Various groups lined up to sing the praises of a proposed Calgary multisport fieldhouse on Monday, as the committee steering the project approved moving to detailed design.
Members of the city’s Multisport Fieldhouse Committee unanimously approved recommending the final amenity mix and direction for administration to move forward with the design. It still needs final approval at a full meeting of Calgary city council.
The final mix was delivered in a report that went to committee showing a turf area, gymnasia and a track and field area. It also showed the building orientation on the land and has a preliminary cost of $380 million.
“Our objective is to build a facility that is operationally sustainable,” said Florent Le Berre with the City of Calgary.
“Calgary lacks the adequate support infrastructure to address to attract national and international competitions and events.”
City admin said they had targeted engagement with several Calgary sporting groups to ensure the broadest feedback on the amenity mix.
Many of the sports groups had representatives on hand to speak publicly – all in favour of the new fieldhouse.
Ben Matchett, director of athletics at the University of Calgary, said there are a lot of benefits specifically for UCalgary in having a multisport fieldhouse in their backyard.
He said however, with UCalgary having the number one sports science school in North America, they also recognize the importance of creating more space for athletics to flourish in the city.
“The research or the reach of our kinesiology faculty goes beyond academics and has a tangible benefit in our society,” he said.
“For example, the recent legacy gift that created the Joan Snyder Fund for Excellence in Kinesiology will support programs that empower girls and young women to get involved in and stay involved in sport and physical activity.”
He said there’s ongoing research into the role exercise and sport in mental health.
Matchett said they would immediately bid for the National Youth Sports Track and Field Championship to host after the facility is opened.
What’s next for the fieldhouse?
While the groups that attended were in support, they still did have some suggestions for improvement.
Volleyball Alberta executive director Diane Clarke said they support the fieldhouse just to meet current demand. She said they have limited ability to foster recreational programming because of a lack of facilities.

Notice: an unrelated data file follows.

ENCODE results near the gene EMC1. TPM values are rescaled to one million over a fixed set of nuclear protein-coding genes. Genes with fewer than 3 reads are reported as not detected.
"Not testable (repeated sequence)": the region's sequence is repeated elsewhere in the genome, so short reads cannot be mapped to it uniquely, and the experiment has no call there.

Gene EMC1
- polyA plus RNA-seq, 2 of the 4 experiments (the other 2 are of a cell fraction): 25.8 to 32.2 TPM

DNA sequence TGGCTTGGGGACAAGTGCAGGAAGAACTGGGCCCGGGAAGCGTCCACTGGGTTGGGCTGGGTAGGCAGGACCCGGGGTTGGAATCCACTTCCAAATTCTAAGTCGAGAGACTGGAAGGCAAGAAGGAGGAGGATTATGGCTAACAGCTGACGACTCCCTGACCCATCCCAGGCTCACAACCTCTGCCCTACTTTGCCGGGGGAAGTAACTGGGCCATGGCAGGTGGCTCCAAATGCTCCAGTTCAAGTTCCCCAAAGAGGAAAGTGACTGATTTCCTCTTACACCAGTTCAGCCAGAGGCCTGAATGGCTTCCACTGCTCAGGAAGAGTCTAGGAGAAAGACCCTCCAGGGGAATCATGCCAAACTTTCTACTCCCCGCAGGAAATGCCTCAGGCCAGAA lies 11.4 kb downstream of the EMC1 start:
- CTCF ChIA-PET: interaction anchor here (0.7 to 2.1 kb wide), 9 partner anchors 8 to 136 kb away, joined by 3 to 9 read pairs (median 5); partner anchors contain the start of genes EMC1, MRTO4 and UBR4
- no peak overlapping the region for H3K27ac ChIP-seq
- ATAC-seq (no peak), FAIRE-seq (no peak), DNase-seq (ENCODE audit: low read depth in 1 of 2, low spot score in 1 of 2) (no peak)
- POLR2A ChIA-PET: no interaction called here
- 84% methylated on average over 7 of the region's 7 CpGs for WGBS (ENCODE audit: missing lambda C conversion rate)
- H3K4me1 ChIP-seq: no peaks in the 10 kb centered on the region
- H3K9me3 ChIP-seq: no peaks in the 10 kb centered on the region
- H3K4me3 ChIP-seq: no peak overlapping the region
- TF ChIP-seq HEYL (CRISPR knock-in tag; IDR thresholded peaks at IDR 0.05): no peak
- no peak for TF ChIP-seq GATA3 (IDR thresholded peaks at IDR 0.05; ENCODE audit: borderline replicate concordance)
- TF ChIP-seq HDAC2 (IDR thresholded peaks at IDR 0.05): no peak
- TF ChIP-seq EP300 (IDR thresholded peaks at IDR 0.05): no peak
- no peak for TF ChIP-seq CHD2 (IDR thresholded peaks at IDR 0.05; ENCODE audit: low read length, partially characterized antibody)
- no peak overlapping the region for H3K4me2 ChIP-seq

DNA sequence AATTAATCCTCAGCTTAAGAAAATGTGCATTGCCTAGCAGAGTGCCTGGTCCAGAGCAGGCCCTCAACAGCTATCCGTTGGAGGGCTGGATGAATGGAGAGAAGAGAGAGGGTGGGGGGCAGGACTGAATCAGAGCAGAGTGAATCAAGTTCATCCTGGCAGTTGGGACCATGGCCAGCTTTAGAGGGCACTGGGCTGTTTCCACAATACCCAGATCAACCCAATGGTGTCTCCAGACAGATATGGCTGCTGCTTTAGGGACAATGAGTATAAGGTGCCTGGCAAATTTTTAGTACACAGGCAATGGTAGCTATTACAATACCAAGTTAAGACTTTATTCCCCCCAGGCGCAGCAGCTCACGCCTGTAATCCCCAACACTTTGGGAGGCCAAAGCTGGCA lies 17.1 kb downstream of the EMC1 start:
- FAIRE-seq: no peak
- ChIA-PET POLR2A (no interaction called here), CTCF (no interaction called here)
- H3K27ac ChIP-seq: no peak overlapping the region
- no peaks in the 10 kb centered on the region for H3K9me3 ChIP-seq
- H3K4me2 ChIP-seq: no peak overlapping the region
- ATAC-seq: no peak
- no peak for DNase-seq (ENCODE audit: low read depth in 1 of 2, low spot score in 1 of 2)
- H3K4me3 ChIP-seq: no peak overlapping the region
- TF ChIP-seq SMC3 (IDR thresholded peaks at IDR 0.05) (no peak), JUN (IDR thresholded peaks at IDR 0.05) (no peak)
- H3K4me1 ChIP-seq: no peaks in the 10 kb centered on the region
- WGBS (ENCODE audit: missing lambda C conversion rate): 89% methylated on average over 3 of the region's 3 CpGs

“Athletes continue to be turned away from participation because we do not have capacity to keep up with current demand,” she said.
Clarke also suggested that further design tweaks could be made, including broader service areas and increased roof heights. Other groups suggested that there may be needed adjustments to ensure higher quality dressing rooms for higher level events, plus changes to the track and field orientation.
When asked about the next steps and accommodating potential changes, Heather Johnson, director of recreation and social programs, said the next step is to put together all of the different pieces – from the feedback to the amenity study and a procurement strategy.
“We’ll work to merge that into the concept plan to come up with a reality of a site and a facility that works,” she said.
Ward 3 Coun. Jasmine Mian, who chairs the Multisport Fieldhouse Committee said there will have to be a few trade-offs in the process.
“I think administration has the tough job of bringing forward the best possible compromise between all of it while making sure it’s specific enough to meet people’s needs, but not so broad and flexible that it doesn’t meet anyone’s particular needs,” she said.
Still, it’s been a long time coming.
Ward 10 Coun. Andre Chabot said that the fieldhouse has been on recreation investment plans for years – sitting in the top spot on the capital projects list.
“It’s kind of hard to say no to something that’s been a high priority for the city for so many years,” he said.